Retro: Frank Zappa – ‘Montana’
You could right an entire book trying to describe the music of Frank Zappa. There are certainly a few books out there that try. He used a wide variety of instruments to create an orchestral, sometimes jazz version of rock music along with more ‘standard’ rock style songs. I was first introduced to Zappa’s music by my guitar teacher when I was in 5th or 6th grade. Talk about a WTF moment. But once you get past the overall strangeness, you can listen to how deliberately the instruments are placed and arranged in the composition. Some works read more like a symphony than a rock song. Besides your usual rock instruments you’ll hear horns, woodwinds, strings, xylophone and a wide variety of percussion instruments. I also got to see Zappa live in a small college venue when I was in high school. Another WTF moment – strange little skits happened between songs and Zappa spent most of his playing time sitting in a chair. I chose ‘Montana’ because it is probably one of Zappa’s more ‘rock’ songs and one some people might have actually heard. I also chose it because it has one of Zappa’s amazing, blazing guitar solos in it. If you didn’t know that he was probably one of rock’s best guitar players, feast your ears on this.
Episode 13 of our In The Studio series discusses how to record electric bass guitar. When you’re listening to the video, there are a few places where we give sonic examples of the different methods. All of this video was recorded directly to the GoPro camera, including the sound. The ‘amp sound’ is a live amp in the room. The ‘direct sound’ is being heard live in the room through the studio monitors. As a result, the differences in sound you hear on the video aren’t as great as they would be if you heard them after were tracked in the recording system and played back. Keep this in mind if you’re listening and trying to decide what type of sound you might want. Also remember you can do more processing on the sound after it is captured – either before or after mixing. As always, questions and comments are welcome.
For today’s post we’re Messin with another song for you. This time we’re taking on ‘Shout’ by Tears For Fears. The song first came out in 1984 on Tears For Fears second album, Songs From The Big Chair. It became one of the most popular and recognizable songs of that era of music. One of the best fist in the air, sing along choruses you’ll find. As I’ve said before we always pick songs we like to cover. I don’t think you can do an interesting cover unless you have some type of love for the song you’re working with. But you also have to be able to do something different and interesting with the tune. For ERP I don’t see the point of trying to do a note for note copy of a song. Who wants to do a ‘not as good’ exact copy of a song you love.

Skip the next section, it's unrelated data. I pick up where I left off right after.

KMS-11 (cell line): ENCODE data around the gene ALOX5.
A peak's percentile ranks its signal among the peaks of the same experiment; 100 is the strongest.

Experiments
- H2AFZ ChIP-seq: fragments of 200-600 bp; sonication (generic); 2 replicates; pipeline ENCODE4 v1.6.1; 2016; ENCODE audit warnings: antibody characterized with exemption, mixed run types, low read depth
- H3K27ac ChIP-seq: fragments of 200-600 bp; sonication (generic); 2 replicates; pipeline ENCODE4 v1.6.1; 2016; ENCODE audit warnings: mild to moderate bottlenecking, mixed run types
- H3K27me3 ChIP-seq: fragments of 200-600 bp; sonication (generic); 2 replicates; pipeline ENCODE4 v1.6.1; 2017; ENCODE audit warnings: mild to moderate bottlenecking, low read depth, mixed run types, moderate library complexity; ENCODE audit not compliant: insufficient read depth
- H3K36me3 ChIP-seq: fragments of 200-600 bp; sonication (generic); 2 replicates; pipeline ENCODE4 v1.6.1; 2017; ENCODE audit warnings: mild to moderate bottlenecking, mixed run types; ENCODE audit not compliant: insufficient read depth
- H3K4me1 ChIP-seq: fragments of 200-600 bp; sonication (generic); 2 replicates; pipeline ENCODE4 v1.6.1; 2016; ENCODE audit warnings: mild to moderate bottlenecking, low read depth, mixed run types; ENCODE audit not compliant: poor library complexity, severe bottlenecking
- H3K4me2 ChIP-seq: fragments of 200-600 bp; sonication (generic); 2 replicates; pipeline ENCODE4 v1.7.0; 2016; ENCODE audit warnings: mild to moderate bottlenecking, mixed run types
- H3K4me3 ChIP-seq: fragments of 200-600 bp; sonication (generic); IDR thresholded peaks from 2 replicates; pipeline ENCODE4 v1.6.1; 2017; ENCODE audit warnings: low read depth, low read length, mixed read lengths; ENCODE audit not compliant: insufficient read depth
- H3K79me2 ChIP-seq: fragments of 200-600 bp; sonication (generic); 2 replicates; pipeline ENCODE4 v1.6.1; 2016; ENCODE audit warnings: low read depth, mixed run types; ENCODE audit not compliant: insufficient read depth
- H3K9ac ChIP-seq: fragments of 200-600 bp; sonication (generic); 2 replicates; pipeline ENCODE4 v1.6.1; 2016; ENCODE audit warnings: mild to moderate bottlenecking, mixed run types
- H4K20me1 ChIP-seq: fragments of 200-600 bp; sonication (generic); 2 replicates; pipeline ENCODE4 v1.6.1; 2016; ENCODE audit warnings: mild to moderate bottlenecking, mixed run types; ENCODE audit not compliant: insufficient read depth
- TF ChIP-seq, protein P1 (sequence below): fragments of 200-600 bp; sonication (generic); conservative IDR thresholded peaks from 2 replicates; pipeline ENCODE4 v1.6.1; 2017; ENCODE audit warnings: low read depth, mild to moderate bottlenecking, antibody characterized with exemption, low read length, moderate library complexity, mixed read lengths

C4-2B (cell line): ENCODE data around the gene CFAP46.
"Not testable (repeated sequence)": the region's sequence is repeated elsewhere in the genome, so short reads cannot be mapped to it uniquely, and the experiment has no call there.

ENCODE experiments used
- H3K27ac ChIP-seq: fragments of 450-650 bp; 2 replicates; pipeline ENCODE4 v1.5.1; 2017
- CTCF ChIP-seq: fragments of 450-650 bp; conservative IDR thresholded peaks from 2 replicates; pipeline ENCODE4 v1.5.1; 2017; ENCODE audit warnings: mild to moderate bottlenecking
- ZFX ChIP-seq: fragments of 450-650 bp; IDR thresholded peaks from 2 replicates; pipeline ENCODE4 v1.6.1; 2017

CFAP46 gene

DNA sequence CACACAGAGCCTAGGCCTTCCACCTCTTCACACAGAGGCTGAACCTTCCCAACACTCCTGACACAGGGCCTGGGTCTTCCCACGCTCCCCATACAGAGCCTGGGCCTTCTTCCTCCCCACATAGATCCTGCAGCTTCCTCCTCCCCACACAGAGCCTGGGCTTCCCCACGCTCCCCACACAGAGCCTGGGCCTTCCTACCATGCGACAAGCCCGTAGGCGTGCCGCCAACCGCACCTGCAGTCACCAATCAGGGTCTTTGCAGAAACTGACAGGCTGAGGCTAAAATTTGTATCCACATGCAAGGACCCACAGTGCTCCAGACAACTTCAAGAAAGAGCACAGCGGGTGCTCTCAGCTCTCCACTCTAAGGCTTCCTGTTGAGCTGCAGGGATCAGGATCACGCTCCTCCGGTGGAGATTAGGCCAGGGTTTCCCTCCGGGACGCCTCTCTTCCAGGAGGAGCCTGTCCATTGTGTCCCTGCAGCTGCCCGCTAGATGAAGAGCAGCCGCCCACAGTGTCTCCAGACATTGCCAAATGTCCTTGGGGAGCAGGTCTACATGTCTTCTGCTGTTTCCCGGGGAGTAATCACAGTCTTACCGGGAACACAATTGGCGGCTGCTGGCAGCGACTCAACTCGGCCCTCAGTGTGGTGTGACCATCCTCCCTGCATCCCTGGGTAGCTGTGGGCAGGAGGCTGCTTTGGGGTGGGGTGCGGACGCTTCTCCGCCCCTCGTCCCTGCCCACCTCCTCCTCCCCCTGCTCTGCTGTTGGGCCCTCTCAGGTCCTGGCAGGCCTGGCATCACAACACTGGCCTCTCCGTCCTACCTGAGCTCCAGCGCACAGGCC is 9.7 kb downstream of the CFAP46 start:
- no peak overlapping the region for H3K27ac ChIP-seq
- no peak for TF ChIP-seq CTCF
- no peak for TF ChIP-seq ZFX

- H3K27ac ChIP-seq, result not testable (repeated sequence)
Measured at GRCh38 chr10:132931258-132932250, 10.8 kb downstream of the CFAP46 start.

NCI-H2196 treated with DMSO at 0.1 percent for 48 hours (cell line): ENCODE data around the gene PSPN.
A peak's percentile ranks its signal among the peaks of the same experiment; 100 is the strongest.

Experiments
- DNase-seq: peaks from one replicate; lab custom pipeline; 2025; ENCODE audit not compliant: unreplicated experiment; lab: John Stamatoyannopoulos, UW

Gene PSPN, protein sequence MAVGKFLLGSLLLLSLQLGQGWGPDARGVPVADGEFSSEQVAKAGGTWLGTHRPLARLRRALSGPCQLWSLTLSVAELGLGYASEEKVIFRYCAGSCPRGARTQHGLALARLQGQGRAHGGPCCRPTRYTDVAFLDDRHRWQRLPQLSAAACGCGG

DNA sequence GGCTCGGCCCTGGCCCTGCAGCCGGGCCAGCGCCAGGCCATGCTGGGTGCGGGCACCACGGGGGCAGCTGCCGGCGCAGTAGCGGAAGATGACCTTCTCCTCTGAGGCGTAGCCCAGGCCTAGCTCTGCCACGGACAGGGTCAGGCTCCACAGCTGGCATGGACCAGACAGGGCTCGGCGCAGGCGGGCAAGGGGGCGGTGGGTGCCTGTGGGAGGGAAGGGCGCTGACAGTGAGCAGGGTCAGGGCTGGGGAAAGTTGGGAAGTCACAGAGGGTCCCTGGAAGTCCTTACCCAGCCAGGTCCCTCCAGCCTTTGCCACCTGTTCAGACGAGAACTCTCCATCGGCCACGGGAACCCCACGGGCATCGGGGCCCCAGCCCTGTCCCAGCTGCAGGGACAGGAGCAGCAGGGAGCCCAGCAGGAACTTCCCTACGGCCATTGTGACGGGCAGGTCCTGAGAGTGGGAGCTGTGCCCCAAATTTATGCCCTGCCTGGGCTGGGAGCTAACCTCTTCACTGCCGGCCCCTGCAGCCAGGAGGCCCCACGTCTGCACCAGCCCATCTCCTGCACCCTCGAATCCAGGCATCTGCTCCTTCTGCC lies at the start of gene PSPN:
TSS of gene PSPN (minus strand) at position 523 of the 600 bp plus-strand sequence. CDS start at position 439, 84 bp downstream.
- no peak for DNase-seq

For ‘Shout’ it was easy to do something different. The song has a pretty ‘electronic’ sound to it, along with the drive from a full drum kit. So turning it acoustic gave it us a lot of choices. The basic foundation of the song was built on twelve string acoustic guitar. We did two tracks of that and panned them to opposite stereo channels. The other thing that gives these guitars some push and pull is that they are not completely identical throughout the song. If you’re wondering about how song arrangements are created, this technique is something to keep in mind. Before there were large multi track studios, you had to really think about how to place tracks in the song. If you listen to some Hendrix songs you’ll hear drums in one channel only and guitar or bass only in the opposite channel.
So for ‘Shout’ we used the two takes of twelve string guitar, mandolin, banjo and bass. There’s also some acoustic slide guitar and a second mandolin in the instrumental parts. For rhythm we used tambourine, washboard, wood block (the wood version of ‘More Cowbell’), egg shaker and a rattler that sounds a bit rain stick. We did four tracks of vocals, two for the verse and two for the chorus. The point is to highlight the vocals and lyrics. This was a one mic recording. We used the new ribbon mic for everything (see In The Studio – Microphone Basics). I’m pretty happy with the results.